A plaque on your houses – the search continues.

The Dunlop ‘Council Chamber’. The monument/artwork is highlighted with the red arrow. Image generously supplied by Robert Heywood.

Last week I ran an interesting enquiry from Shirley Jackson, who posed the question of what became of a sculpture of former Dunlop Chairman, George Beharrel, after Fort Dunlop at Castle Bromwich was redeveloped.

Well, I had lots of suggestions, including the possibility the artwork might have gone to the British Motor Industry Heritage Trust at Gaydon, the Black Country Museum, or to the current Dunlop Motorsport  factory at Beaulieu, Brockenhurst. By far the most interesting suggestion was that the statue was not a statue at all, but a plaque on a shared monument.

A few days ago, Robert Heywood, a longstanding employee of the Dunlop company, wrote to me to share the images I publish in this post and what he thinks the nature of the artwork was, and where it was located.

Robert wrote:

Hello Bob

I have tried to post this to your blog page but couldn’t find a way to include the photos . . .

I don’t recall any statue but do remember the 3-sided monument as described by Paul Boot in the comments to your post.

He said:

‘I seem to recall that when I worked there, it was a plaque attached to a 4′ high stone pedestal. It had a triangular shape, with sides & a plaque on each side. Each plaque was engraved with details and a low relieve engraving of – John Boyd Dunlop, George Beharrell and a memorial to fallen soldiers.’

That monument stood outside of the building which employees of my generation always knew as The Council Chamber and which in the mid 1990’s became the Exhibition Centre.  This building, originally built as an ‘entertainment hall and social club for the employees’ was opened by Lady Beharrell in 1935. It stood not far inside the main gate to Fort Dunlop site and at the opposite end of the 200 acre complex to the Base Stores building which was redeveloped and which is pictured at the head of this article.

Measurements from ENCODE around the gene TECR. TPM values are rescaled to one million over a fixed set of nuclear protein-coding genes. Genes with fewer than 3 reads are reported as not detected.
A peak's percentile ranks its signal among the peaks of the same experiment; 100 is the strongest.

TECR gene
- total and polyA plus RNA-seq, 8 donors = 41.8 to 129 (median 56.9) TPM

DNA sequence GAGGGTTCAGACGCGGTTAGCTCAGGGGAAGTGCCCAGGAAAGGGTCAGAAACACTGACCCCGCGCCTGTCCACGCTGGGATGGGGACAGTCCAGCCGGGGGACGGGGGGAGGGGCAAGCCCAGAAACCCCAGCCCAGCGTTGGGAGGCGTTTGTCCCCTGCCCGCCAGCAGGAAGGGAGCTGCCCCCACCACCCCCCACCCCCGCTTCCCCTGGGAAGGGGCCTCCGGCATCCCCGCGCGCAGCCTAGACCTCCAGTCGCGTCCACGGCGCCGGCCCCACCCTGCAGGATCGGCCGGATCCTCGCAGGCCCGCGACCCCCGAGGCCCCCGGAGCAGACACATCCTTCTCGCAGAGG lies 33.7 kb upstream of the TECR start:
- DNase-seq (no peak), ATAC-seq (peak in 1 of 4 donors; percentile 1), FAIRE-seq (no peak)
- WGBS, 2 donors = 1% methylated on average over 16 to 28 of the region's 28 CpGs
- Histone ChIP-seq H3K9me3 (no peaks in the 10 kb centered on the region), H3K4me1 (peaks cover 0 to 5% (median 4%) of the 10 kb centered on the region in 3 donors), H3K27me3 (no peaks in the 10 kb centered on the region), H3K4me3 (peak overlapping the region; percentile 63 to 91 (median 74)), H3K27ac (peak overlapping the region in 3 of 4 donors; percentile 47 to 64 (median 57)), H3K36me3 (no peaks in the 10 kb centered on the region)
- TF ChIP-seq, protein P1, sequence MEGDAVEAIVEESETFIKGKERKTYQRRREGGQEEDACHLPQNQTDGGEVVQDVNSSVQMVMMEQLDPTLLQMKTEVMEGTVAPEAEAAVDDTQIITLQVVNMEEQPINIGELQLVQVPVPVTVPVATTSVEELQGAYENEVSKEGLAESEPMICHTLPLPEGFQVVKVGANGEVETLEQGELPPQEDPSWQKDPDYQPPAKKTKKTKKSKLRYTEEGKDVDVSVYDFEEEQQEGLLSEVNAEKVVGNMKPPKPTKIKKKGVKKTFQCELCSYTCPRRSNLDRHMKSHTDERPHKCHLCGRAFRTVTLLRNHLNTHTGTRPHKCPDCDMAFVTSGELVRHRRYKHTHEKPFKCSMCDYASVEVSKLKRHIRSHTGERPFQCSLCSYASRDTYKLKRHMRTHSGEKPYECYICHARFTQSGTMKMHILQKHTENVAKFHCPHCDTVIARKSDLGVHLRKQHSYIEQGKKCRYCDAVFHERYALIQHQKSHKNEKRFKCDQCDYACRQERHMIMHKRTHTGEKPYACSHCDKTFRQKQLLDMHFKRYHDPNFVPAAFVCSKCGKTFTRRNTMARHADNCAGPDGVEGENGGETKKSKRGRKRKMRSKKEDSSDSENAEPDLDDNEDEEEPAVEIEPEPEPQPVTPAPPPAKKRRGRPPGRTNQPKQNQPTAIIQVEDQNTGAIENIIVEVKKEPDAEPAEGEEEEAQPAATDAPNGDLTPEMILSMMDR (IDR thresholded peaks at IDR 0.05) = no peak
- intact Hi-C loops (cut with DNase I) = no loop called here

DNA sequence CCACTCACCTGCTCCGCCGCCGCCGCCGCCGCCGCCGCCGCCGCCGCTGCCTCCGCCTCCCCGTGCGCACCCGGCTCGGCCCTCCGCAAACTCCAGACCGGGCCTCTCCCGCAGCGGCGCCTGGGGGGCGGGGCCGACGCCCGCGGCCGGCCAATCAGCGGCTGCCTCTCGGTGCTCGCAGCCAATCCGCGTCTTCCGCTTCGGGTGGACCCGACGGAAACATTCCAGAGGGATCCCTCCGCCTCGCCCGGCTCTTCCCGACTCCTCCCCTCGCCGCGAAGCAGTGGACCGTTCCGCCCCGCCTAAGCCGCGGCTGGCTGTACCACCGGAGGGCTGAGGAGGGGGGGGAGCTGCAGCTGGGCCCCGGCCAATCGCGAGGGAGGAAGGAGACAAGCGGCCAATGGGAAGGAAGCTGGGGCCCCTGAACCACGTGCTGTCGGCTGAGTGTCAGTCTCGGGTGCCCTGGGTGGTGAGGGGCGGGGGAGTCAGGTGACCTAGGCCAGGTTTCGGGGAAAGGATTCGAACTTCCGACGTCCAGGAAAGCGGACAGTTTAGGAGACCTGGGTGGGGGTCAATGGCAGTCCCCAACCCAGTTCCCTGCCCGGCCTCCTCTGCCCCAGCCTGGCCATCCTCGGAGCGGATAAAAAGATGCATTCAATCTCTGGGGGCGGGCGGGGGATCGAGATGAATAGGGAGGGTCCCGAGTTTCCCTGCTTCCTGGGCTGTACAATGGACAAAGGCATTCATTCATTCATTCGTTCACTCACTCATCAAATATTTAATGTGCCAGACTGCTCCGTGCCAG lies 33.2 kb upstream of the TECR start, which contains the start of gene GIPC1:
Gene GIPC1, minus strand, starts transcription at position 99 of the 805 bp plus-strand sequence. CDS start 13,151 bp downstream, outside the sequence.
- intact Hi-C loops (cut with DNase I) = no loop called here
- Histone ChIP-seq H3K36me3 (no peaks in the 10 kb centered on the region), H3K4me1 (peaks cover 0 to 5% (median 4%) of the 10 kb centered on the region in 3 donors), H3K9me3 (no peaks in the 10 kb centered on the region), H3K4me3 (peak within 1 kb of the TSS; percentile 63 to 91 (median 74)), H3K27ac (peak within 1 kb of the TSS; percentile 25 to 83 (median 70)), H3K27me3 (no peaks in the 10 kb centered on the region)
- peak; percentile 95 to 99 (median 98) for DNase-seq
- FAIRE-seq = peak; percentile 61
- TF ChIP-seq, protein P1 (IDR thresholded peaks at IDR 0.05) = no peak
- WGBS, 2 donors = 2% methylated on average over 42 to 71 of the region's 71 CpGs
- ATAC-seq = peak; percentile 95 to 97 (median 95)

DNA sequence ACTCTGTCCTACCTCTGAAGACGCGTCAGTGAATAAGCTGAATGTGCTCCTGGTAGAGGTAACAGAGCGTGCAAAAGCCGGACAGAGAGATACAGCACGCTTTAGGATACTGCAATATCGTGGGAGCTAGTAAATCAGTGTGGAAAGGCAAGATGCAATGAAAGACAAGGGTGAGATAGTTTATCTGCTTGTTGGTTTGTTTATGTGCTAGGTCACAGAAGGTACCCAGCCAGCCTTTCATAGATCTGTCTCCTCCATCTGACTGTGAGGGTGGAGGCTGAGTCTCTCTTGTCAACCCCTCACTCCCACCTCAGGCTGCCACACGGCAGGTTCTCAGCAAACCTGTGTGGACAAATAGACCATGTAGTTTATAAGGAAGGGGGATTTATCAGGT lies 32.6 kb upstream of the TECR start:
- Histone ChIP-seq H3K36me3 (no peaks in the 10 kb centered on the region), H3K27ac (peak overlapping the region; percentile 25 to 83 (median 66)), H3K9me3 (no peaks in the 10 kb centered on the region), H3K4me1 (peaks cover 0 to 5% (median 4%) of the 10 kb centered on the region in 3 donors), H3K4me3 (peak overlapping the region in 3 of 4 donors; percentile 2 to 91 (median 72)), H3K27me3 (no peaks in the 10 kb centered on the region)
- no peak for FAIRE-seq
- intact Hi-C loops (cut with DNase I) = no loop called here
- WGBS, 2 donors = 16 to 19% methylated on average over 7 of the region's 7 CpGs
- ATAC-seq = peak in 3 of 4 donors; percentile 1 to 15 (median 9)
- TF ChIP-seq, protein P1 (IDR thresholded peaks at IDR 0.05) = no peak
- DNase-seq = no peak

The interior of the same building showing a memorial plaque on the interior, too. Image generously supplied by Robert Heywood.

Any statue or memorial would not have been housed in that building as it was primarily used only for storage.

I am attaching three photographs; one posted on the Dunlop Tyres Memories group by Malcolm Evans  and showing a plaque just inside the Council Chamber commemorating its opening,  and two others on which I have marked the 3-Sided Beharrell/ JB Dunlop/War memorial monument which stood outside.

When the major part of Fort Dunlop site was demolished, I remember the war memorial plaque being removed and “taken into safe keeping” as a mark of respect for the employees it commemorated. I think it might have gone to Beaulieu . . ?

The J B Dunlop plaque was, I believe, moved for display by the entrance to the new Goodyear-Dunlop TyreFort building.

I have no idea what happened to the 3rd (Beharrell) plaque . . .

Bob Heywood
(Dunlop employee 1965 – 2005)

Thanks to Robert for such an illuminating contribution – that’s certainly food for thought. It’s hard to imagine just how large many local factories were in those days, large enough to have facilities as you describe. It feels like another world.

We’re on the right track, I feel – if you can help Shirley locate the missing artwork, or explain it’s fate, that would be lovely, thank you!

Comment here or mail me: BrownhillsBob at Googlemail do com. Cheers.

The Dunlop ‘Council Chamber’. The monument/artwork is highlighted with the red arrow. Image generously supplied by Robert Heywood.

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2 Responses to A plaque on your houses – the search continues.

  1. Sorry if it’s stating the obvious, but the Public Monuments and Sculptures Association (PMSA) have a national recording project, though their site seems to be having problems at the moment bringing up the database. http://www.pmsa.org.uk/ But I’ve found in the past that an email to them can bring a helpful response.

    War Memorials Trust -http://www.warmemorials.org/ – also has a searchable thingy, which brings up two West Mids memorials in response to “Dunlop”, neither the one in question. But they might offer advice?

    A couple of years ago I organised a campaign to get Wolverhampton’s Barbara Hepworth sculpture, filched by RBS, returned to the Mander Centre in the town, and found that it’s impossible to get something listed (like a memorial or sculpture) once it’s been physically removed from the site where it was originally installed. Annoying! And also gives corporate vandals and asset strippers an advantage …

    Good luck with the quest.

  2. Pingback: Sweet like chocolate | BrownhillsBob's Brownhills Blog

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